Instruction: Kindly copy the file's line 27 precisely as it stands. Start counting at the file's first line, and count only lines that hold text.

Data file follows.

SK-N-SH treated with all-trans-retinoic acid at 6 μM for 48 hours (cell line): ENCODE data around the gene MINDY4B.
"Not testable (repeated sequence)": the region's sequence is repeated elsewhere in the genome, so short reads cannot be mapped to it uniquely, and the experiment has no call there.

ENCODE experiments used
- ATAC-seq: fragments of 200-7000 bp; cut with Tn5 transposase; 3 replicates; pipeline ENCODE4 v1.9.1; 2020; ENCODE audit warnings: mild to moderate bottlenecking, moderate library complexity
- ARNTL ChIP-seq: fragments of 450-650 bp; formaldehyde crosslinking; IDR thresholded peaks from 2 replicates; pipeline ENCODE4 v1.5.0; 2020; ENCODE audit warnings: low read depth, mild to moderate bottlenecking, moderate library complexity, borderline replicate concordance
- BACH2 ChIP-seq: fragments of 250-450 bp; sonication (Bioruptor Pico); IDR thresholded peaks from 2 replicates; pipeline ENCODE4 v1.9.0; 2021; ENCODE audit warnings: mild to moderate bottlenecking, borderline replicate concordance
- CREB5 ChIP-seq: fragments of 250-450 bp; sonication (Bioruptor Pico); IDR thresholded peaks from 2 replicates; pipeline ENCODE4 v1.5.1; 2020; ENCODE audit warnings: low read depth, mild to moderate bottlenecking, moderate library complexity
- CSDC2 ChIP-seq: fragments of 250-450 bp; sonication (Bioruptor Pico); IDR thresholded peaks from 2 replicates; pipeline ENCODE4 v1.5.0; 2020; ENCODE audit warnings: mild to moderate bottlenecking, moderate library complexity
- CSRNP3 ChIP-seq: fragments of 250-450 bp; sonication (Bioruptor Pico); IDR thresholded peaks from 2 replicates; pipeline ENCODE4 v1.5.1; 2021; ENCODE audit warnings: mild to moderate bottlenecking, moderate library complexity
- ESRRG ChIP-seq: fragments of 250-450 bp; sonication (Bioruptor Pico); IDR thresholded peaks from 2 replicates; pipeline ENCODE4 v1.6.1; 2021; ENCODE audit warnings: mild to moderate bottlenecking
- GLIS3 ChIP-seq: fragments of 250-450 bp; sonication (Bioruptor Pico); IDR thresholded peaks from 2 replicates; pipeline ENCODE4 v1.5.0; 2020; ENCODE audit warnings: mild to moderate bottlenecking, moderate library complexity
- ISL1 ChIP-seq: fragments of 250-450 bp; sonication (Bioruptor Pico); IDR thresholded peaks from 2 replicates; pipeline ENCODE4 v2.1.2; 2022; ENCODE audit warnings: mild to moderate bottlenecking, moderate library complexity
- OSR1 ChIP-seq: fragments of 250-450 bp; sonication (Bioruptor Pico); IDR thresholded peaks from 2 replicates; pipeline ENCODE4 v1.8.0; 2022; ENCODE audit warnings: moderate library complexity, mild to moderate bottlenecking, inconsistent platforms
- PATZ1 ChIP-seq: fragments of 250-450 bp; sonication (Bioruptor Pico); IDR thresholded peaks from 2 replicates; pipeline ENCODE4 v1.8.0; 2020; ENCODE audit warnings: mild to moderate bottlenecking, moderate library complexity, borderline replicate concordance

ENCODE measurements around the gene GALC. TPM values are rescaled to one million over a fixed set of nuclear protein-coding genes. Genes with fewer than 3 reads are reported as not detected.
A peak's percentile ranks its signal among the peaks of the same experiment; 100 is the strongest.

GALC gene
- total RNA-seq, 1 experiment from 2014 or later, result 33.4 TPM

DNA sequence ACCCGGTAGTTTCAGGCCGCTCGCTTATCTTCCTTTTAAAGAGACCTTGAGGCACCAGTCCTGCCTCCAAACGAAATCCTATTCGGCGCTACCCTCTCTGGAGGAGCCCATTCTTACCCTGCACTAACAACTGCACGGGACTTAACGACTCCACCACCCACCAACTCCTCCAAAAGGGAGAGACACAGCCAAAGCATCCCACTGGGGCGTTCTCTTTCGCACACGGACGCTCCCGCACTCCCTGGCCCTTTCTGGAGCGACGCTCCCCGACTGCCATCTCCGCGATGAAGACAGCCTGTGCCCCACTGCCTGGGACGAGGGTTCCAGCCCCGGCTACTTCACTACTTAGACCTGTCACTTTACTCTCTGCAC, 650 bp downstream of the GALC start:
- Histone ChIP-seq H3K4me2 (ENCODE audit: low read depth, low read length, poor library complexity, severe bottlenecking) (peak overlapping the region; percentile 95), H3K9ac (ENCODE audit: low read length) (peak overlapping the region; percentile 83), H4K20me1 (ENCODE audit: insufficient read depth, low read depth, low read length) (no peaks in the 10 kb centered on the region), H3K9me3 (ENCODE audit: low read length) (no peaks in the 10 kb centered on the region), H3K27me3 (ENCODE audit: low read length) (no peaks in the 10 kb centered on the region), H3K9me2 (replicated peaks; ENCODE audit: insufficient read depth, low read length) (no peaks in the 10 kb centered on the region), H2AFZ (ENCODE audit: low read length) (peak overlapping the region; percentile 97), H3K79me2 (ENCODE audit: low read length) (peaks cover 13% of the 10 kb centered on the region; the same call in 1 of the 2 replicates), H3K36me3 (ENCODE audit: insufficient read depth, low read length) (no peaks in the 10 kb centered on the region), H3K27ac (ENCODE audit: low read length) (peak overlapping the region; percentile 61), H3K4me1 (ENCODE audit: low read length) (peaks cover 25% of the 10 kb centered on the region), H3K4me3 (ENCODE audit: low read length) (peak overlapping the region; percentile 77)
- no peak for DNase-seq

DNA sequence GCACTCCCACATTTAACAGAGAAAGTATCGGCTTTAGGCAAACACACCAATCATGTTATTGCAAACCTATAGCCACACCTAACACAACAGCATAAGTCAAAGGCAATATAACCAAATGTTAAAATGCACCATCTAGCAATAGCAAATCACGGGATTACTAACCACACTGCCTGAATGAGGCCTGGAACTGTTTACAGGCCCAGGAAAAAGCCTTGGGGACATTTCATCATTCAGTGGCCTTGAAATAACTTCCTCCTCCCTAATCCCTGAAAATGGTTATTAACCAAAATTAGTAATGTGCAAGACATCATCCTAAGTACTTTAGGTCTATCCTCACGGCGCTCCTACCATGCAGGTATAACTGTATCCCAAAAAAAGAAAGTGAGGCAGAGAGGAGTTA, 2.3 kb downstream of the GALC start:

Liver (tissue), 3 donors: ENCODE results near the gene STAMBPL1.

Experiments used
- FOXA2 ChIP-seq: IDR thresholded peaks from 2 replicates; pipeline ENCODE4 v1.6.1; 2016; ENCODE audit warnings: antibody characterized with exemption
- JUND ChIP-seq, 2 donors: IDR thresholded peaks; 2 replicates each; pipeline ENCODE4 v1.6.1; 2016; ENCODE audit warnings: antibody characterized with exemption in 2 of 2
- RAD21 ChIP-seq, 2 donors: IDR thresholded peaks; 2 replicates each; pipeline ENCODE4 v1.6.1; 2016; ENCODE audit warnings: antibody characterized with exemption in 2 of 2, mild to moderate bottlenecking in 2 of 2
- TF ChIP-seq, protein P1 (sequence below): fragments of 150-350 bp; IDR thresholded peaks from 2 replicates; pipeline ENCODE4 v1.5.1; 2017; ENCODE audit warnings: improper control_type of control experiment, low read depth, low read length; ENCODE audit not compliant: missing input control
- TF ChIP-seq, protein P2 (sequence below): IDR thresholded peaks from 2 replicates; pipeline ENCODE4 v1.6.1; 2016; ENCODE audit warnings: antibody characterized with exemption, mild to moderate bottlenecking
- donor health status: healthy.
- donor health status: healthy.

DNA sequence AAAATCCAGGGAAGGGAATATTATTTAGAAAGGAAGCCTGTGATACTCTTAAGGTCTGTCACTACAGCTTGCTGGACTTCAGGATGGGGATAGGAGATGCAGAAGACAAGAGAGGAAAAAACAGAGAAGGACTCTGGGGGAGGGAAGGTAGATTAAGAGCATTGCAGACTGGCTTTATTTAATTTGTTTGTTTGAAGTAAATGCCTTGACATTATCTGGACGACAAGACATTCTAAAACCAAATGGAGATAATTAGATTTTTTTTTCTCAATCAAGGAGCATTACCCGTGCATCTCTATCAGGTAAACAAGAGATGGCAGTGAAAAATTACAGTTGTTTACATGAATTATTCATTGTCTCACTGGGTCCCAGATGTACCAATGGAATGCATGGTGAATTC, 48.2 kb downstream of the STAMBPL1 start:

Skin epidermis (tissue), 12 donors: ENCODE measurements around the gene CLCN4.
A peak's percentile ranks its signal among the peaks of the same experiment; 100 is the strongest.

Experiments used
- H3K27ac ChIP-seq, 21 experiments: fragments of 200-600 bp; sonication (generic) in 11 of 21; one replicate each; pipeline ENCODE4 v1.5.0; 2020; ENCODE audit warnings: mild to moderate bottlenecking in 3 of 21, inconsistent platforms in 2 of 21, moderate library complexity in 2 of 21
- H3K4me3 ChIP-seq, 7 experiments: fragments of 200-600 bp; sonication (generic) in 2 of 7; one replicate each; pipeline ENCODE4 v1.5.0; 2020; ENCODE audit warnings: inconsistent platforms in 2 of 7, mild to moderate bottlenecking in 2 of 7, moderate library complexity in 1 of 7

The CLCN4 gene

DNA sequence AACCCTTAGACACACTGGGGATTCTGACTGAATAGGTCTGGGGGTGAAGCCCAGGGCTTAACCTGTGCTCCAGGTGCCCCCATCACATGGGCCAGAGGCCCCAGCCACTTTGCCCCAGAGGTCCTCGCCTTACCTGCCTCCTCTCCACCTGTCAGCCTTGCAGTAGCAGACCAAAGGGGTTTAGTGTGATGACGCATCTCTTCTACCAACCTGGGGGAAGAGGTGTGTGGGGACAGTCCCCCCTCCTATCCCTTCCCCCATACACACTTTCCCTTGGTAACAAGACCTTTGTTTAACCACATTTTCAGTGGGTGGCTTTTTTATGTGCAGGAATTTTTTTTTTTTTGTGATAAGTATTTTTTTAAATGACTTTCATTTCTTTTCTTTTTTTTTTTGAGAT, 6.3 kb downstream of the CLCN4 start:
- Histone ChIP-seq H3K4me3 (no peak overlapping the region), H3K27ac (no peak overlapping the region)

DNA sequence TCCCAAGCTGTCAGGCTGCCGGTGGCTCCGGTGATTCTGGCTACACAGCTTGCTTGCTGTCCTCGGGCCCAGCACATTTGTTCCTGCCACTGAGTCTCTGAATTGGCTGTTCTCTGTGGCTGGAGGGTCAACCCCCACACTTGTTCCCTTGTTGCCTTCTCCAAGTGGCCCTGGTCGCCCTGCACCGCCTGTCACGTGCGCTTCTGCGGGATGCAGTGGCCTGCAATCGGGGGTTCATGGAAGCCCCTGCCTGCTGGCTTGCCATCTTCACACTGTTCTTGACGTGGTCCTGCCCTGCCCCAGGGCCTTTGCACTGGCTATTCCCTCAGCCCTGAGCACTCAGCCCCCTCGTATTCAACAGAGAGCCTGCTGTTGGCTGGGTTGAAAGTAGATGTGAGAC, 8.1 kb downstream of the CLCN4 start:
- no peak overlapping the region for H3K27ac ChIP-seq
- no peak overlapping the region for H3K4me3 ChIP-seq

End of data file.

- RAD21 ChIP-seq, 2 donors: IDR thresholded peaks; 2 replicates each; pipeline ENCODE4 v1.6.1; 2016; ENCODE audit warnings: antibody characterized with exemption in 2 of 2, mild to moderate bottlenecking in 2 of 2